• Constriction of the pupils
    • Adjustment of light to focus Focus Area of enhancement measuring < 5 mm in diameter Imaging of the Breast on near objects
    • Parasympathetic pathway stimulates the sphincter pupillae.

Examination of the Pupil

Light and near response

  • Examination in dim light
    • Direct response: Pupil constricts on direct illumination.
    • Consensual response: constriction on illumination of the contralateral eye
    • Without light or in the dark: Pupils dilate. 
    • Abnormal response: Pupil fails to dilate to the dark or fails to constrict to light or accommodation Accommodation Refractive Errors (near response).
  • Note the speed of response:
    • 4 +: brisk response 
    • 3 +: a moderate response
    • 2 +: a small, slowed response
    • 1 +: represents a tiny/just visible response
    • 0: indicates unresponsive pupils

Pupil size

  • Normal: 2–4 mm MM Multiple myeloma (MM) is a malignant condition of plasma cells (activated B lymphocytes) primarily seen in the elderly. Monoclonal proliferation of plasma cells results in cytokine-driven osteoclastic activity and excessive secretion of IgG antibodies. Multiple Myeloma (bright), 4–8 mm MM Multiple myeloma (MM) is a malignant condition of plasma cells (activated B lymphocytes) primarily seen in the elderly. Monoclonal proliferation of plasma cells results in cytokine-driven osteoclastic activity and excessive secretion of IgG antibodies. Multiple Myeloma (dark)
  • Isocoria: same size of pupils
  • Anisocoria: difference in size of pupils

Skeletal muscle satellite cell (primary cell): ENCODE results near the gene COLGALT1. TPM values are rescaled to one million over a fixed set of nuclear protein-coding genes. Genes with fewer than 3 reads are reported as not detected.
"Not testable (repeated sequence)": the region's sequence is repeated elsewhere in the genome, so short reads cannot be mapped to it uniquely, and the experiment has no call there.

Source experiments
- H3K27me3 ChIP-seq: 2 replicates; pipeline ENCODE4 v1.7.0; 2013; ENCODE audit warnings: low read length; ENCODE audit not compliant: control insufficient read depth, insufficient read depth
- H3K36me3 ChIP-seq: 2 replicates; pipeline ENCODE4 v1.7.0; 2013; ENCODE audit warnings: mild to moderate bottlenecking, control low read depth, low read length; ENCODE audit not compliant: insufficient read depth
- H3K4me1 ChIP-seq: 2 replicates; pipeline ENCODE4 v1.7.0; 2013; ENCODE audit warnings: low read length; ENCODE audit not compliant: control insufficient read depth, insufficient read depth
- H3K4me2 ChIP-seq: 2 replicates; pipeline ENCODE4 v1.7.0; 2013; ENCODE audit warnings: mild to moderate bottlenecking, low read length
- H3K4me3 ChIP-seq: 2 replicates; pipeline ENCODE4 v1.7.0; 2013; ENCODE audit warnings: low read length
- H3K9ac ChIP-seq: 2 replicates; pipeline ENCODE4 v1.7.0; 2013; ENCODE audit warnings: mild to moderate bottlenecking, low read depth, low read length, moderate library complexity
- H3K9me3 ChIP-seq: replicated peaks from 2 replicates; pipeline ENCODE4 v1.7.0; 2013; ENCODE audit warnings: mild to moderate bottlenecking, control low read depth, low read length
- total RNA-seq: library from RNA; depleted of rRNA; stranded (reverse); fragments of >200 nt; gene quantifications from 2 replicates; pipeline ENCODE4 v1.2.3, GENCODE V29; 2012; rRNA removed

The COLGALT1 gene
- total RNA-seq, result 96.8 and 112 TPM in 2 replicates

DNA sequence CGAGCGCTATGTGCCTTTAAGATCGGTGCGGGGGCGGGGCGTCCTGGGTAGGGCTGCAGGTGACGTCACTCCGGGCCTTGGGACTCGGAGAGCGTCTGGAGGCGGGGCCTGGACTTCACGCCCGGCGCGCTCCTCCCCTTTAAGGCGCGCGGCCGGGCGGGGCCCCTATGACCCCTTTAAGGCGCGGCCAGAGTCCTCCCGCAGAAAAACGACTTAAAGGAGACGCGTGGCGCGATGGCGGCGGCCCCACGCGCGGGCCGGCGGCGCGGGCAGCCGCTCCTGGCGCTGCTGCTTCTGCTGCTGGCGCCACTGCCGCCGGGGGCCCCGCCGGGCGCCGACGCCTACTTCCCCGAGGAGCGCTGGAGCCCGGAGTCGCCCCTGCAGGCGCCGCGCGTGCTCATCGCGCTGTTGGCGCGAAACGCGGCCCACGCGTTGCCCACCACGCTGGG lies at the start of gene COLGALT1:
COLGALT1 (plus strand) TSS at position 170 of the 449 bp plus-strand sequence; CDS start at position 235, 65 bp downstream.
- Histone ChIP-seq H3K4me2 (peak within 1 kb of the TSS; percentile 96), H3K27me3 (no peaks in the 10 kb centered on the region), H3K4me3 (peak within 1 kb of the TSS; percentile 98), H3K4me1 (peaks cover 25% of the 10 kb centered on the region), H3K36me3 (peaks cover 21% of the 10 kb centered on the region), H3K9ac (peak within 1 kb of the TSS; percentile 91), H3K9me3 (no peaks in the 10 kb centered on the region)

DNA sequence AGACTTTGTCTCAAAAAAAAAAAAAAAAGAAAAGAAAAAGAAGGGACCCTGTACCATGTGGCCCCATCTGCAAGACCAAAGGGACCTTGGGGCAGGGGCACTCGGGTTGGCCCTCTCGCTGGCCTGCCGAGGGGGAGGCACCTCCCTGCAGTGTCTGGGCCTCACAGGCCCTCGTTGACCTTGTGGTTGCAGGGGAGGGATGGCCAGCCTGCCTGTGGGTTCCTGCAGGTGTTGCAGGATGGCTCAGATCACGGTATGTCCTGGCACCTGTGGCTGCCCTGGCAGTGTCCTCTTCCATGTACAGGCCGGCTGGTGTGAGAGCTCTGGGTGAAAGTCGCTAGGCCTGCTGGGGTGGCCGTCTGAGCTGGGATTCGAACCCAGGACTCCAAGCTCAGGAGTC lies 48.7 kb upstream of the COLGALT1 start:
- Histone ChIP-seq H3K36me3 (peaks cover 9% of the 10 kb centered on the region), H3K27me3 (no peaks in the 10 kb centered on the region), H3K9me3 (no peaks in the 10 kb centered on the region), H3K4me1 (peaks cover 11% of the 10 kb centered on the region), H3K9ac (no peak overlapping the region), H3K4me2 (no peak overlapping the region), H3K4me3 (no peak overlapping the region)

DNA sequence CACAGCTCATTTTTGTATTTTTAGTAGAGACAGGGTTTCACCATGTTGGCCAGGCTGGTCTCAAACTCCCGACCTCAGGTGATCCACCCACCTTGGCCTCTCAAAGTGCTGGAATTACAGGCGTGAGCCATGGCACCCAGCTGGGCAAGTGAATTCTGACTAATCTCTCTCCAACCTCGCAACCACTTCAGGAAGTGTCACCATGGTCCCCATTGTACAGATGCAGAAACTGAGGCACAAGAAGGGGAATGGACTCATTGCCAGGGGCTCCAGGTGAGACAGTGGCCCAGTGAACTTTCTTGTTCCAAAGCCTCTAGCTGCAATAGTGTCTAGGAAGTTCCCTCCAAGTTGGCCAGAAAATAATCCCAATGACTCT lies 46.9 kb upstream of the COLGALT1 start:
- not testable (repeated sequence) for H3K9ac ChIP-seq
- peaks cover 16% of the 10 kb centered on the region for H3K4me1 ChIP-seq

Swinging-flashlight test

  • In a dark room, the patient fixates on a distant object.
  • With light source below the line of sight, confirm pupils are isocoric.
  • Shift illumination after 3 seconds from one eye to the other.
  • Normal response:
    • Shine light in 1 eye → equal bilateral constriction
    • During transfer, there is dilation.
    • Swing light to other eye → similar equal bilateral constriction 
    • Expected in an intact retina Retina The ten-layered nervous tissue membrane of the eye. It is continuous with the optic nerve and receives images of external objects and transmits visual impulses to the brain. Its outer surface is in contact with the choroid and the inner surface with the vitreous body. The outermost layer is pigmented, whereas the inner nine layers are transparent. Eye: Anatomy and/or optic nerve Optic nerve The 2nd cranial nerve which conveys visual information from the retina to the brain. The nerve carries the axons of the retinal ganglion cells which sort at the optic chiasm and continue via the optic tracts to the brain. The largest projection is to the lateral geniculate nuclei; other targets include the superior colliculi and the suprachiasmatic nuclei. Though known as the second cranial nerve, it is considered part of the central nervous system. The 12 Cranial Nerves: Overview and Functions

Slit-lamp examination Slit-Lamp Examination Blepharitis

  • Examines the surface of the iris Iris The most anterior portion of the uveal layer, separating the anterior chamber from the posterior. It consists of two layers – the stroma and the pigmented epithelium. Color of the iris depends on the amount of melanin in the stroma on reflection from the pigmented epithelium. Eye: Anatomy and pupillary margin
  • Irregularities, raised lesion, and pigment abnormalities can be seen.

Pharmacologic tests